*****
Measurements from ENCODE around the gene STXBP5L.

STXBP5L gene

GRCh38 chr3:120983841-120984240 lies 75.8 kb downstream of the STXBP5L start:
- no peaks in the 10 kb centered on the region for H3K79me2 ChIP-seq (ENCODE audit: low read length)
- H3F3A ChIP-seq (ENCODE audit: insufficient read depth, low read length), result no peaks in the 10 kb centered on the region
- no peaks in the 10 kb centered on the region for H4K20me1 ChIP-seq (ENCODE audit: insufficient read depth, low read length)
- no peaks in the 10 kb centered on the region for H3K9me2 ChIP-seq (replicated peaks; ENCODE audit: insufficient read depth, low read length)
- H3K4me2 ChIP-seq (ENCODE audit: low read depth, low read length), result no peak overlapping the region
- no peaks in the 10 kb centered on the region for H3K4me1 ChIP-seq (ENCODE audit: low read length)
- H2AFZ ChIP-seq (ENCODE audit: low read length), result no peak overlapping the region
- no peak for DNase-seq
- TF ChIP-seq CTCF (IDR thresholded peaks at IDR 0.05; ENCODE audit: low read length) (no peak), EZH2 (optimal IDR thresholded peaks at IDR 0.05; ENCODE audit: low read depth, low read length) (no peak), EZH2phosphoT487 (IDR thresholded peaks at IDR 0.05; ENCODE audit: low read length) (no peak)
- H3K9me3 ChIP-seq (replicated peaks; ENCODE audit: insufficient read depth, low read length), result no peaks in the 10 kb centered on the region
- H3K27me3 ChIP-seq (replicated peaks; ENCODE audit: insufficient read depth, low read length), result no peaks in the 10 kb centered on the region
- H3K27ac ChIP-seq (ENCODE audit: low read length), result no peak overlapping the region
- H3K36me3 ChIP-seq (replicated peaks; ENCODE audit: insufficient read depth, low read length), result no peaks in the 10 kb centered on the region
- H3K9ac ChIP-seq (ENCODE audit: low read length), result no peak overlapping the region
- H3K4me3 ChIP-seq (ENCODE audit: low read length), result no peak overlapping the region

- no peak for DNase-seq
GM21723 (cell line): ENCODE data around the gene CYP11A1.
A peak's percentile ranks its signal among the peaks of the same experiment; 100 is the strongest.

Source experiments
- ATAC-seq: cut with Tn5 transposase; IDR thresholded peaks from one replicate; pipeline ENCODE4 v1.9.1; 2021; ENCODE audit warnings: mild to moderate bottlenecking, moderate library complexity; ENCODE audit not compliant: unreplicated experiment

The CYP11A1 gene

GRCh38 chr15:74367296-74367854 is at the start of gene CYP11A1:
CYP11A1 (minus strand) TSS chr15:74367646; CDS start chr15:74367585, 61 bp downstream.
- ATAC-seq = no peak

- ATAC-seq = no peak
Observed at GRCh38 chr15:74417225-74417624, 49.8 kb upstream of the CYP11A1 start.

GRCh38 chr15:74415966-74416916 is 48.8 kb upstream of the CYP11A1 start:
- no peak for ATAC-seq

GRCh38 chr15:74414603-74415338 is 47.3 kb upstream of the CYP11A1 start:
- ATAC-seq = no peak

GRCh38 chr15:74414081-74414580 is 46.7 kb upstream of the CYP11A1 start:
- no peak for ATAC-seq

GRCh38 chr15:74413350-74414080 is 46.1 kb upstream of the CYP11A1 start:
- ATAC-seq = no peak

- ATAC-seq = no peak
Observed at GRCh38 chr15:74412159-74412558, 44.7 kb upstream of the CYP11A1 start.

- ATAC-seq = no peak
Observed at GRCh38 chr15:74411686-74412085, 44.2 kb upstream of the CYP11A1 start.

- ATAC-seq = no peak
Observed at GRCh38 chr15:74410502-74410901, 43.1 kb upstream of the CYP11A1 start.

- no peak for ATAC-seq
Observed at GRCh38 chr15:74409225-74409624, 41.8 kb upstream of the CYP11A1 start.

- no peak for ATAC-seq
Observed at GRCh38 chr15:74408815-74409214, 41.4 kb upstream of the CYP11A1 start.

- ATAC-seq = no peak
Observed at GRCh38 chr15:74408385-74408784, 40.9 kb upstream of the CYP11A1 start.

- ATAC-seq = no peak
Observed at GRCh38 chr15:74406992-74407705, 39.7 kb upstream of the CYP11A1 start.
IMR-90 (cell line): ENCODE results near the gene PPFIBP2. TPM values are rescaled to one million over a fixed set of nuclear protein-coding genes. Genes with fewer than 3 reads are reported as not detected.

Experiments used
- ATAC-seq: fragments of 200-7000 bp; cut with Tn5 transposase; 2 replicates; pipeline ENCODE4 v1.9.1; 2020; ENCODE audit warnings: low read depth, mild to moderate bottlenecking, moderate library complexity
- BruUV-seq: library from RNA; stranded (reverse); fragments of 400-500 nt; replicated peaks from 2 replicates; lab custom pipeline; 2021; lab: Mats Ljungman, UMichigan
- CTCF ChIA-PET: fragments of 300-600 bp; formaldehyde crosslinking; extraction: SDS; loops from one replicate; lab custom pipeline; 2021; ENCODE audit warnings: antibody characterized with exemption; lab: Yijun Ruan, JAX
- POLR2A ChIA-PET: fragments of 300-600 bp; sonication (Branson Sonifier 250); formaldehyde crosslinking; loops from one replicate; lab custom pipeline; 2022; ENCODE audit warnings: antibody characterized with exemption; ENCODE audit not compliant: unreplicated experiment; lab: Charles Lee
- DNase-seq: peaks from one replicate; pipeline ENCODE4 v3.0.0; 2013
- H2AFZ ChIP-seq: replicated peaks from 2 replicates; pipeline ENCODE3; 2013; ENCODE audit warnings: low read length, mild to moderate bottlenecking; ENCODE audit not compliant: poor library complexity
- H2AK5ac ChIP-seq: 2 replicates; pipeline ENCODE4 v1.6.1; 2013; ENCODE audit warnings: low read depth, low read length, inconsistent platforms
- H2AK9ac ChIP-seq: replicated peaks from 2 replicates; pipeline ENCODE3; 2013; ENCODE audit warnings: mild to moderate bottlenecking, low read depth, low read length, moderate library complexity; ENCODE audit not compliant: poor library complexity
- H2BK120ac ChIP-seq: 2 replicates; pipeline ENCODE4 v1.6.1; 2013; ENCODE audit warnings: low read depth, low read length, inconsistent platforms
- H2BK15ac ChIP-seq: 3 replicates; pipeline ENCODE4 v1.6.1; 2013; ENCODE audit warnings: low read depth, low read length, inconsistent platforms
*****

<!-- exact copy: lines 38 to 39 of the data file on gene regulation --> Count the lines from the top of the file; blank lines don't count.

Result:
- ATAC-seq = no peak
Observed at GRCh38 chr15:74412159-74412558, 44.7 kb upstream of the CYP11A1 start.